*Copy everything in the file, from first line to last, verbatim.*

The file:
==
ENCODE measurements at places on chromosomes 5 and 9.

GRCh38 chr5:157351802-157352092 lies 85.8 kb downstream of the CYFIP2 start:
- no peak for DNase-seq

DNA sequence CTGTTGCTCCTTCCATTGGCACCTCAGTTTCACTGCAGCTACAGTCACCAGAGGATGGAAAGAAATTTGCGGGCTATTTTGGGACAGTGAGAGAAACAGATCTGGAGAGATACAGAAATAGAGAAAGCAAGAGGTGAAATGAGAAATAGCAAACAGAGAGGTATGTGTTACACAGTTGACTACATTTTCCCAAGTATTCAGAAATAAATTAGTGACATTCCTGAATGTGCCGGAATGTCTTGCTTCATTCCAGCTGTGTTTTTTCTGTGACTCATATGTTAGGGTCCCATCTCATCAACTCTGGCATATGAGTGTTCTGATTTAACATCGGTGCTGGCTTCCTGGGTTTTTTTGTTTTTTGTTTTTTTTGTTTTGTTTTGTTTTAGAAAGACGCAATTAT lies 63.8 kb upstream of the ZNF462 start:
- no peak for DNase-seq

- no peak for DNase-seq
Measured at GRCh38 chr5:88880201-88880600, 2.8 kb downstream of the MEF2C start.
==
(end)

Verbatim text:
ENCODE measurements at places on chromosomes 5 and 9.

GRCh38 chr5:157351802-157352092 lies 85.8 kb downstream of the CYFIP2 start:
- no peak for DNase-seq

DNA sequence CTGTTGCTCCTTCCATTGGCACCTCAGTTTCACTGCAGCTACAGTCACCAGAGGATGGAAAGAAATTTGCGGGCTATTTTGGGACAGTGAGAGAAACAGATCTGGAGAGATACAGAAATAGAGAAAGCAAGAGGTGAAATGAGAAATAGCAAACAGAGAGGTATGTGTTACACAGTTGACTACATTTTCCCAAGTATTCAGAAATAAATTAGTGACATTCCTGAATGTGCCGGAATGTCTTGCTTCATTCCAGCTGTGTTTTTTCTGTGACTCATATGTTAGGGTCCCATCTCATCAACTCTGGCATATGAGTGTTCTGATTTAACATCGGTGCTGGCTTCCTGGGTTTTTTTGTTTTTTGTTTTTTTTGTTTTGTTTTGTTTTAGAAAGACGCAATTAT lies 63.8 kb upstream of the ZNF462 start:
- no peak for DNase-seq

- no peak for DNase-seq
Measured at GRCh38 chr5:88880201-88880600, 2.8 kb downstream of the MEF2C start.